Drunk and speeding – the company car driver

Nov 23 2006 by Nic Paton Print This Article

More than half of men admit to speeding when driving on business and one in 10 have confessed to being at one time or another, or suspect they have been, over the legal alcohol limit when driving for work.

The poll for British health and safety consultancy Croner found that women were much more conscientious business drivers – with four out of 10 admitting to speeding and one per cent to drink driving.

Croner has forecast that these figures will in all likelihood soar over the Christmas period, as workers are tempted to drive home after office or client parties.

Nasar Farooq, Croner safety technical manager, said: "Driving can be one of the most dangerous work activities and a worrying number of employees surveyed admit to taking risks.

"Of the 3,600 fatalities every year on British roads, between 800 and 1,000 involve people driving for work purposes, with the Christmas period notorious for accidents.

"Women or young people are often accused of being the worst drivers, but our survey shows that statistically it's more likely to be a senior male manager who will break the law than a junior member of staff, with men in the over 50 age group clearly revealed as the most irresponsible drivers," he added.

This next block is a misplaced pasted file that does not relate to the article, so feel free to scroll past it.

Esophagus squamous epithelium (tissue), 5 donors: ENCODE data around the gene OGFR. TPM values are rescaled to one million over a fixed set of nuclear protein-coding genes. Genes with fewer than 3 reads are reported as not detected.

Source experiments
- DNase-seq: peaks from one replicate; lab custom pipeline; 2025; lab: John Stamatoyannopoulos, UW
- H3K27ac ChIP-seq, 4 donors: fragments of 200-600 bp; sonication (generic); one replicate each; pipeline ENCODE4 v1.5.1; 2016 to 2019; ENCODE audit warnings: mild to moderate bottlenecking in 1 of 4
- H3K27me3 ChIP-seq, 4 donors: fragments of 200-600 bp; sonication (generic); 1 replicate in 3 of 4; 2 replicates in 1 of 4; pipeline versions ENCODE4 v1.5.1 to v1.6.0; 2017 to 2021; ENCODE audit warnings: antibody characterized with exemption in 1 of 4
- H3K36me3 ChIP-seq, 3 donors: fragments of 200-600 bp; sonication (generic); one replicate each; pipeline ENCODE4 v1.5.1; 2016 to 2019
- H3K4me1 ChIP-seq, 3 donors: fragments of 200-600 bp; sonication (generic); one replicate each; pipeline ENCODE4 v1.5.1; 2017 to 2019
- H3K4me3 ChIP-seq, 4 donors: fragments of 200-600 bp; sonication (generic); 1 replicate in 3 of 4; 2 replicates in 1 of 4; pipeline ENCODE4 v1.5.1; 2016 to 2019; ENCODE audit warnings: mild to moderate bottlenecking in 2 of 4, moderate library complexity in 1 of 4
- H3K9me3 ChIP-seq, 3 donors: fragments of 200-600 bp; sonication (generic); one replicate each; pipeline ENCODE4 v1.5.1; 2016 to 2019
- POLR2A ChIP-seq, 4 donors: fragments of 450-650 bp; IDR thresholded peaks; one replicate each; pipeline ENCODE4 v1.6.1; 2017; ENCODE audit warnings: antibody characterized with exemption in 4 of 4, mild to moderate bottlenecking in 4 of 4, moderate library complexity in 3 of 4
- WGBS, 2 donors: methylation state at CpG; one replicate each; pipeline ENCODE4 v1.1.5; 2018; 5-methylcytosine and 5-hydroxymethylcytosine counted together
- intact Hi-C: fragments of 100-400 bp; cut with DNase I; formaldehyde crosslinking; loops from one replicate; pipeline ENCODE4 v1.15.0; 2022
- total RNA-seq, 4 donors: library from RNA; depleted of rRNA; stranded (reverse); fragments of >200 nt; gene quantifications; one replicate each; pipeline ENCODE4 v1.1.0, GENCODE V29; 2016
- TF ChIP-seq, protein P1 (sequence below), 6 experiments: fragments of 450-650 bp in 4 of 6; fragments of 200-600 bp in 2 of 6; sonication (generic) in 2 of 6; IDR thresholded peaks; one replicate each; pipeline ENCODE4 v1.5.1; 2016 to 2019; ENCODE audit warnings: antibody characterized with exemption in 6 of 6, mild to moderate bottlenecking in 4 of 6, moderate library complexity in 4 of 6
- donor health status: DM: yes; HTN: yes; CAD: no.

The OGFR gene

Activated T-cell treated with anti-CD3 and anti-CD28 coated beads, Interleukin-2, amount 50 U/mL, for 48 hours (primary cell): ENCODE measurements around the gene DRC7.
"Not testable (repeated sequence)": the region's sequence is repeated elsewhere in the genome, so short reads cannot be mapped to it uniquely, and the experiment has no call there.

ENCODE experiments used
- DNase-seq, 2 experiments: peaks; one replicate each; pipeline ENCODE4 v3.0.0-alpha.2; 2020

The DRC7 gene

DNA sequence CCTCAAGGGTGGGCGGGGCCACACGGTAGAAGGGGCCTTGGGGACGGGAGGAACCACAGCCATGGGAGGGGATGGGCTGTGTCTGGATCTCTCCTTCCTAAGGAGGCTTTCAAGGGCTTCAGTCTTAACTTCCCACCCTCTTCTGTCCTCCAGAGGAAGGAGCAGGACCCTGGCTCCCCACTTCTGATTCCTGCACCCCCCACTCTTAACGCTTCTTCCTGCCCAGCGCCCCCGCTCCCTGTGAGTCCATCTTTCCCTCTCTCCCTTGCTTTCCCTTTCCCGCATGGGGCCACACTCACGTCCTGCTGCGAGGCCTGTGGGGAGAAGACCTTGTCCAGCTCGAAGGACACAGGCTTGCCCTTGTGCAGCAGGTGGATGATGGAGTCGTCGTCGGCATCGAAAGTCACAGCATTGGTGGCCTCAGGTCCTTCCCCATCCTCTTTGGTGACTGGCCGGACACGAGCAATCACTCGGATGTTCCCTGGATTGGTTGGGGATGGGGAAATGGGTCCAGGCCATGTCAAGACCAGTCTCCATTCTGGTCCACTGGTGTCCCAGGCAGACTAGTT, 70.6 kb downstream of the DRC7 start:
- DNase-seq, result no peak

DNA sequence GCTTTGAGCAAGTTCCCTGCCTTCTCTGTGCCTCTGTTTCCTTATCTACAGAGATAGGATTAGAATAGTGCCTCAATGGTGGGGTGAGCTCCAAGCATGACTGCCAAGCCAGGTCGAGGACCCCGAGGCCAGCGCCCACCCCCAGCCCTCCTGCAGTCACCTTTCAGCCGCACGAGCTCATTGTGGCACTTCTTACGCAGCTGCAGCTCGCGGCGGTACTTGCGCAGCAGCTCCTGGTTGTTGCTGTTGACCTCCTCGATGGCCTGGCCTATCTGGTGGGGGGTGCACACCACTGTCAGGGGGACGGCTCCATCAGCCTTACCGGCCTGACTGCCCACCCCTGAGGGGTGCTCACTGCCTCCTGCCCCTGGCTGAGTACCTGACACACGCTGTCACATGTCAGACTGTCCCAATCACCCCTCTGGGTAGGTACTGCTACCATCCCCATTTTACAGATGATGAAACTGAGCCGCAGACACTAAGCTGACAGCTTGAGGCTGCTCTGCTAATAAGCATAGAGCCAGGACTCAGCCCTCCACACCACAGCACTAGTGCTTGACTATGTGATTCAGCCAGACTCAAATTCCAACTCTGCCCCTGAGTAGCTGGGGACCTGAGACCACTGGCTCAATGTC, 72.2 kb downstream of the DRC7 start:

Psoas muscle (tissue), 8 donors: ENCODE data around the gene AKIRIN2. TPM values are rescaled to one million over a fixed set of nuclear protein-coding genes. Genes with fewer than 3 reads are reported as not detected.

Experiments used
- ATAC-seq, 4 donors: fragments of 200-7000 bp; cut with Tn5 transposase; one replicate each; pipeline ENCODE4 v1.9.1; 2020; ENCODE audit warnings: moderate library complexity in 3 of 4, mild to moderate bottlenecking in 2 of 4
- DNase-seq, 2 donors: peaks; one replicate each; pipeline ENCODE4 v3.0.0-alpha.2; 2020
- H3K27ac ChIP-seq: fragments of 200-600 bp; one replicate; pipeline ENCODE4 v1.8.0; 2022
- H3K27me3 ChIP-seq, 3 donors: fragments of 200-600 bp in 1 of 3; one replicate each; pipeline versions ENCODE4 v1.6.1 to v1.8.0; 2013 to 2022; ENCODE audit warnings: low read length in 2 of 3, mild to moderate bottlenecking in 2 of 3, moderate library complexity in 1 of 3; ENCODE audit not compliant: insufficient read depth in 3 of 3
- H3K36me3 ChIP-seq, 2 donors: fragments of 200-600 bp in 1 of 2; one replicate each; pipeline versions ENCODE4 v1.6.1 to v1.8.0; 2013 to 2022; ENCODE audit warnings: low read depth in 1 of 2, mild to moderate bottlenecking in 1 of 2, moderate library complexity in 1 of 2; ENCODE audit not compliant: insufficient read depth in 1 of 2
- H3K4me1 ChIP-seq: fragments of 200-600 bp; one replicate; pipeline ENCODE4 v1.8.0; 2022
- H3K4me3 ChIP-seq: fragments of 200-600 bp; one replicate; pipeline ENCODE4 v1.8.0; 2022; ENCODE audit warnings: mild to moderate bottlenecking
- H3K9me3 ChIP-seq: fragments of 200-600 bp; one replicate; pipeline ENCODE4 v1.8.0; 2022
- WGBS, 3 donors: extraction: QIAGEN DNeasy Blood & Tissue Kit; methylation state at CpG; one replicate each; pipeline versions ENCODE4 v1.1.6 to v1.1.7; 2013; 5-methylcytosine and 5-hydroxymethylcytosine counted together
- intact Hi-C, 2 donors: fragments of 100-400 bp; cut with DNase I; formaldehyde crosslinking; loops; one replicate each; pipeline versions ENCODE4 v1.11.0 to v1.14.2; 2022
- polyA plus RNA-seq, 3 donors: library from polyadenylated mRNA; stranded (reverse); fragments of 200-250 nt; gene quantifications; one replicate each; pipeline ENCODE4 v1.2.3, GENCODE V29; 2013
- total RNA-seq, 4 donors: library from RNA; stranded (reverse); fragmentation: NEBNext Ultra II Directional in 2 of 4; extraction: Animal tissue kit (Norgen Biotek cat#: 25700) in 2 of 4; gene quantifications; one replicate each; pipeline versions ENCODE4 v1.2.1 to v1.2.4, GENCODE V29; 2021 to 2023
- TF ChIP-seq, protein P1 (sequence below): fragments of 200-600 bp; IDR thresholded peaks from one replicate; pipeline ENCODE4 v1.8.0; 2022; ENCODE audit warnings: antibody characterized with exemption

There was a common misconception among employers regarding their responsibilities for work driving, he argued.

"Employers shouldn't be fooled that they are only responsible for employees driving company cars, as safety law covers any vehicle which is used for work purposes.

"We are alerting employers to ensure their staff understand the rules over work driving before they get behind the wheel this Christmas.

"Employers who don't have a comprehensive occupational driving policy in place risk hefty fines, but more importantly the lives of their employees," he concluded.